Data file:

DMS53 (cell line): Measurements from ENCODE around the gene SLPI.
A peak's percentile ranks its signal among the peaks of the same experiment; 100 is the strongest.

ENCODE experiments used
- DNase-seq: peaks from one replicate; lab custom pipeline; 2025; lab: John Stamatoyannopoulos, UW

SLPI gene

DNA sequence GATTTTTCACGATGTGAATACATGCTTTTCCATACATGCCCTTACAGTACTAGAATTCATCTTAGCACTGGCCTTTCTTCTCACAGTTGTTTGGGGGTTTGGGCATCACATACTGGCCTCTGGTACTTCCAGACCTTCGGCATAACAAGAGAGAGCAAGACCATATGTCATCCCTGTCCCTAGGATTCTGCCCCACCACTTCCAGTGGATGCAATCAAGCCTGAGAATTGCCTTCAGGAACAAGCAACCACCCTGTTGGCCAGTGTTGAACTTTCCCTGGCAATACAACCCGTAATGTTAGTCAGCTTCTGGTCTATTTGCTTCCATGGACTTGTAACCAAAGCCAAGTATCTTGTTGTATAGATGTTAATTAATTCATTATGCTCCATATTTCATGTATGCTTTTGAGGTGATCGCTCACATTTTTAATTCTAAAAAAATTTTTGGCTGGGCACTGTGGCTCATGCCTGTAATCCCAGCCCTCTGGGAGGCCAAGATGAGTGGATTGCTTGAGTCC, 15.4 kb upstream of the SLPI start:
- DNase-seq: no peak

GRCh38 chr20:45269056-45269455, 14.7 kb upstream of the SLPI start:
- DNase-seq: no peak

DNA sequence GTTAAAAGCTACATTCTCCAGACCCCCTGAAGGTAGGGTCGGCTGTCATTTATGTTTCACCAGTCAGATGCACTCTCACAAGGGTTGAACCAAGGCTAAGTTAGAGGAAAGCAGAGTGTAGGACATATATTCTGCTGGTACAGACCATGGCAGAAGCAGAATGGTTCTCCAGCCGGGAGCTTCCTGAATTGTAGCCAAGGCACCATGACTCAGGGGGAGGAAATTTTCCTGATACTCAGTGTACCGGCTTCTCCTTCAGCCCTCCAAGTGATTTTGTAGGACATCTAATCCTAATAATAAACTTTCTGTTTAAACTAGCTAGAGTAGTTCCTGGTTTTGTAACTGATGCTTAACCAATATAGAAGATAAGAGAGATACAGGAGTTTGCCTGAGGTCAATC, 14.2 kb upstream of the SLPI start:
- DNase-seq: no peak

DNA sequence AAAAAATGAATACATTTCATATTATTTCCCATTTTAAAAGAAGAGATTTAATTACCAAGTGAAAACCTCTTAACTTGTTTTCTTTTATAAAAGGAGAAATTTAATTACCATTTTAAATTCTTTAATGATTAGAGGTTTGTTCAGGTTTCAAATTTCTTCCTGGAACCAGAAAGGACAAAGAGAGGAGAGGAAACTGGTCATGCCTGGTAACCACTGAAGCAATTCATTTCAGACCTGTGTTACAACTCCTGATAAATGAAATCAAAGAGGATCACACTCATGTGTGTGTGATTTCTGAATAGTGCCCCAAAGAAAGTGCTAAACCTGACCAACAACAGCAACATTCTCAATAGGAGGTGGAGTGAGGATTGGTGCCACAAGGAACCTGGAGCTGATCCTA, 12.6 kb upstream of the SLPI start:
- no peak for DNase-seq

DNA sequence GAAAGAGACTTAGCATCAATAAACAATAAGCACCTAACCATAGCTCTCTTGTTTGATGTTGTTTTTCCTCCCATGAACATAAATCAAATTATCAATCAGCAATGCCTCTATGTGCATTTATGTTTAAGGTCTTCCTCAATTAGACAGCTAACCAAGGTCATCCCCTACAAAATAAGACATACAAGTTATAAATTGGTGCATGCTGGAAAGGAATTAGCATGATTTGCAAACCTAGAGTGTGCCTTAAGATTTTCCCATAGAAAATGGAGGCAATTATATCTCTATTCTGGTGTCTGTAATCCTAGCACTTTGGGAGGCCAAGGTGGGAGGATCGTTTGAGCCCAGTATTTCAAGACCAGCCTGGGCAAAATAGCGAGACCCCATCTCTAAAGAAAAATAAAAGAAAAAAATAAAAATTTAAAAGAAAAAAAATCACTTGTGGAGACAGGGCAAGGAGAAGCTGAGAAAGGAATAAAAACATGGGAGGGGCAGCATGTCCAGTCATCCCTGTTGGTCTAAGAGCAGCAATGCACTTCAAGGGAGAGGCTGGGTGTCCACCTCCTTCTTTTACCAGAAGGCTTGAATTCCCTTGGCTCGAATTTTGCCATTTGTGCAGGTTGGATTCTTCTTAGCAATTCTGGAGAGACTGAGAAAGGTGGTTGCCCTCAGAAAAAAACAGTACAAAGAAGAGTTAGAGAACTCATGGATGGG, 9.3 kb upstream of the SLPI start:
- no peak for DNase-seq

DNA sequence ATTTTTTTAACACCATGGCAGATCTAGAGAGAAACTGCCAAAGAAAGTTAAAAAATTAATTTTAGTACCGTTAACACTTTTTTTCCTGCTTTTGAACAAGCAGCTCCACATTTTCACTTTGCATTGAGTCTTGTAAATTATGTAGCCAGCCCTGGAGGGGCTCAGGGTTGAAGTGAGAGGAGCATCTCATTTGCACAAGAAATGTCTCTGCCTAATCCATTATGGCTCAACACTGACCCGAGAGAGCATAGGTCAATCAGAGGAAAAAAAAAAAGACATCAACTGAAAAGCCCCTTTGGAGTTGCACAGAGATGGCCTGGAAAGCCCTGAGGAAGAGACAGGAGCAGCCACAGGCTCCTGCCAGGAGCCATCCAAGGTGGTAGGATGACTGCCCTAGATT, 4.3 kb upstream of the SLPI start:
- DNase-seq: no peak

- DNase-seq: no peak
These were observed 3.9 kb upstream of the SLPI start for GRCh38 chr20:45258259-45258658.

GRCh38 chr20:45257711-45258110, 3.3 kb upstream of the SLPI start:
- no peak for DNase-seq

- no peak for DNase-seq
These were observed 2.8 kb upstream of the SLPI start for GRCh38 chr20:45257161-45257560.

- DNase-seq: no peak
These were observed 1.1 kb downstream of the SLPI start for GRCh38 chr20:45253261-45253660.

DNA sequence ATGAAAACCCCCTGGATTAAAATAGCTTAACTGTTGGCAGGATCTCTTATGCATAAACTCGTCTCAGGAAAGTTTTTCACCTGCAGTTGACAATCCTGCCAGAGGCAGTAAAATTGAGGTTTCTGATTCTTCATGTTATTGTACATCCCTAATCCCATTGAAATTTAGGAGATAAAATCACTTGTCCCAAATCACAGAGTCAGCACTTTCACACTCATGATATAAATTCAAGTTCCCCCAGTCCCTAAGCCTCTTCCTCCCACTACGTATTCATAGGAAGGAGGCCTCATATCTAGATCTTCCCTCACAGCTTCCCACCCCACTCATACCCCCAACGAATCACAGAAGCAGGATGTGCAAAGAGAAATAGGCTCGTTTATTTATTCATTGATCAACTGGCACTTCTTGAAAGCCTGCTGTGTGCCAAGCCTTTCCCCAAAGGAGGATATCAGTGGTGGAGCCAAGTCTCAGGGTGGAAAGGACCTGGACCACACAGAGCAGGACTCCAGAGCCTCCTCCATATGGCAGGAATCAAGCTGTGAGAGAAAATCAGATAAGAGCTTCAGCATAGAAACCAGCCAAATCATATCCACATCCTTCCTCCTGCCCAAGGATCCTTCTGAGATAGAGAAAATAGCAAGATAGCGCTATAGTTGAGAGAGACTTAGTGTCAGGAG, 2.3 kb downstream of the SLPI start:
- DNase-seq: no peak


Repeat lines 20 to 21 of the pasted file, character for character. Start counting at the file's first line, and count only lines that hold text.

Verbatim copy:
GRCh38 chr20:45257711-45258110, 3.3 kb upstream of the SLPI start:
- no peak for DNase-seq